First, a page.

BRANDON, Minn. – On a beautiful September day – the kind of day where neither man nor beast belongs inside – Jack Schouweiler’s cows rest quietly on a grassy knoll.
Their stomachs are filled up with grass, alfalfa, and clover, so all there is to do is chew their cuds and soak up sunshine until it’s time for milking.
On this poetic September day, the Sustainable Farming Association (SFA) and the Dairy Grazing Apprenticeship program (DGA) are holding a pasture walk at Jack’s farm. The event is hosted by Angie Walter, SFA/DGA Central Minnesota education coordinator. The purpose of the pasture walk is for graziers, dairy farmers, and interested others to connect and share experiences.
Jack is 22 and in his first year as a full-time dairy farmer. He’s milking about 70 organic cows at two locations – eventually all the cows will be at his farm.
He puts in 18-hour days, but so far, his farm is successful.
Involved with SFA and DGA, Jack is mentored by and is farming in partnership with Mentor Dairy Grazier Ben Wagner. Together, Ben and Jack are running about 440 acres of cropland and organic pasture, plus livestock.
Jack purchased about 40 of Ben’s organic cows in 2020, as well as Robert Wagner’s (Ben’s brother) dairy farm site.
SFA, DGA, and other private and government groups helped him apply for cost-sharing programs.
According to the DGA, Jack is “leveraging Environmental Quality Incentives Program assistance from NRCS and Clean Water Funds from the Minnesota Board of Water and Soil Resources.”
These renovations include a remodeled parlor system, a new manure facility, pasture fencing, walkways, pasture waterlines, and pasture water tanks.
Jack started milking in his renovated parlor on May 1, 2021. He also transitioned 80 acres of pasture to organic production.
A gravel walkway leads north of Jack’s farm and to the 80 acres of fenced organic pastureland. Constructed a year ago, the walkway has bigger rock at the bottom, covered with geotextile, and gravel over that.
A 16-foot red gate is opened to gain access to a quarter-mile long walkway. The long walkway opens to several paddocks that vary in size from 7-35 acres. The paddocks feature wooden posts with high tensile electrified wire.
Before the fencing was installed last year, Jack hired a tile installer to dig out a 6-foot-deep trench. Rocks were removed, and then the water line was laid down in the trench and buried. Up to three water tanks are available to the cows in each paddock.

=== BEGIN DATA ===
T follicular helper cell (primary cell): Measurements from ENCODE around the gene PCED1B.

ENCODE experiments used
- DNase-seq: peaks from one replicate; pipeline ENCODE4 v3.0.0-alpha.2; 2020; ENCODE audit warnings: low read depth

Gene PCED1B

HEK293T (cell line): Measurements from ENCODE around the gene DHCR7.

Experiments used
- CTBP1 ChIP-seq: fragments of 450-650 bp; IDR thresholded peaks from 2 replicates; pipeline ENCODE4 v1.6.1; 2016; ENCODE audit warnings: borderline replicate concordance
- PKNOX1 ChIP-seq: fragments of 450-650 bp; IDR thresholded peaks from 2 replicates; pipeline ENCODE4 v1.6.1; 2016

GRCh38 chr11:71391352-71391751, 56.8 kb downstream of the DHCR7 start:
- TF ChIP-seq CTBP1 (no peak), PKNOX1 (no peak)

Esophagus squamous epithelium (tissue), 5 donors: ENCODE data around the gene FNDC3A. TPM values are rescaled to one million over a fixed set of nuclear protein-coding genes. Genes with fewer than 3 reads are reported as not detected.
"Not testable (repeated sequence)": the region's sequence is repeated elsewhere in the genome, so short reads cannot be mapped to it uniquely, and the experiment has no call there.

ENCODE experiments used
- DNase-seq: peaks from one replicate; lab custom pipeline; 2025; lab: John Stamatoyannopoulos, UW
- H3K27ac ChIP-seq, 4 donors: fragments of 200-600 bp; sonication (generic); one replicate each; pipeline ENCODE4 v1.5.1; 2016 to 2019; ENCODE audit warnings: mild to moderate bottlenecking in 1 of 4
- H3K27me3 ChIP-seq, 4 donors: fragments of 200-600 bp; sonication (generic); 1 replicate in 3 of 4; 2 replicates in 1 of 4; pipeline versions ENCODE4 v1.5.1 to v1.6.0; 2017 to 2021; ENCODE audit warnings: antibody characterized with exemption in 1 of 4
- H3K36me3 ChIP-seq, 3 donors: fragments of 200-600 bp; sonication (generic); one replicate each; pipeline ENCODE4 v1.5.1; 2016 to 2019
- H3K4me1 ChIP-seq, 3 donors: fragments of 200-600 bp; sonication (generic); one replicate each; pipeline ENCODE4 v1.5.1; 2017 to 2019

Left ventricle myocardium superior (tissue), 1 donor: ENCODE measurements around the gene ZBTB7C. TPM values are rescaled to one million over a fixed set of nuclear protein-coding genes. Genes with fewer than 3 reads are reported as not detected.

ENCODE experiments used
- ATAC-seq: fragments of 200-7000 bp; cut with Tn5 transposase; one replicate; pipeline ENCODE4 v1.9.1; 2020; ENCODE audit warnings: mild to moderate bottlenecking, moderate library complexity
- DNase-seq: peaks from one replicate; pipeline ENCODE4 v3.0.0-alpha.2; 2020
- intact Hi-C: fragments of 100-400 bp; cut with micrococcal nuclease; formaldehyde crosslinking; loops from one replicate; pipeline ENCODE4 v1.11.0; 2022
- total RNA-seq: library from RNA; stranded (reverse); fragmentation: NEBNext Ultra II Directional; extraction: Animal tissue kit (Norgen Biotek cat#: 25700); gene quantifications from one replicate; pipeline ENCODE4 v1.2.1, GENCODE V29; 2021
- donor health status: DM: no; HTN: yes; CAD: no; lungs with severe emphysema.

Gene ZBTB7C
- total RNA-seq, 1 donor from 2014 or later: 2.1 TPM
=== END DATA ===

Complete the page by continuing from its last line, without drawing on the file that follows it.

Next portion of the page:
Designed for 80-100 milking cows, the 80 acres were home to 35 cows plus 30 heifers during the 2021 growing season. That worked out great with the drought. Jack and Ben have been feeding a total mixed ration per cow of 12 pounds of corn, 1 pound of mineral, 16 pounds of hay, 30 pounds of corn silage and pasture ad libitum.
Jack put the cattle out on pasture early in the spring when the grass/alfalfa/fescue mix was 6-8 inches tall. Often, graziers wait until the vegetation is taller, but he had good growth and a lot of acres to graze.
A wide variety of farming practices were used across the 80 acres.
These practices included:
Moving the cows and heifers quickly through the paddocks in the spring of 2021 to stimulate vegetative growth.
No-till drilling oats in July when Jack expected 1-inch of rain. Only 0.1-inch arrived, and the oats didn’t germinate. Then in August, the region received 2 inches of rain. Oats and sorghum are now growing in those seeded pastures.
Keeping cows in a drought-stricken paddock where pigweed grew rampantly. The cows ate pigweed for 2-3 weeks. “They were still milking and had a full belly,” Ben said. “It’s free food.” Jack added that the cows were very “loose” when eating pigweed.
Seeding paddocks to meadow bromegrass, orchard grass, timothy, meadow fescue, Alsike clover and Birdsfoot trefoil. “Generally, clover will do better than alfalfa in wetter conditions, lower pH, and also low potassium as it doesn’t have the potassium requirements of alfalfa,” Ben said. “There are some soils that are more suitable, and you mix them up, and the clover will do better in part of the field, and alfalfa will do better in another part.”
“That’s the nice thing about diversity,” Angie added. “Sometimes it might not grow this year, but when conditions are right, the seed is sometimes there. It finds its niche.”
No-till drilling oats earlier and eventually harvesting high quality oatlage.
Haying portions of the paddocks.
Multiple grazing as needed. “I never stopped grazing here,” Jack said. “I had enough grass.”
Resting paddocks 30-50 days as needed.
Fencing in 35 acres of slough – normally too wet for grazing, the paddock was used extensively during the drought of 2021.
Using a sacrificial pasture as needed during drought to remove stress from vegetation on other paddocks.
Grazing as late in the year as possible. Grazing alfalfa after frost hasn’t caused any winter kill issues for Jack’s or Ben’s operation.
Jack appreciates having so many options for using the 80 acres of paddocks for the dairy operation. As a young farmer, he can easily think through what’s available to him, and he’s not afraid of hard work to accomplish his tasks.
“It’s a guessing game,” he said. “You don’t know until after you’ve done it if you made the right decision.”
This type of adaptive grazing system is forgiving, though, and assures the dairy farmer they will almost always have enough feed for the herd.
“You never know how much rain you’re going to get, or how soon you’re going to get it,” Angie said. “That’s why it’s called adaptive grazing. No year is the same, no paddock is the same.
“On these pasture walks, you learn you can try things, things that you can do on your own farm. All of us as farmers are still learning, and probably will forever, which is not a bad thing.”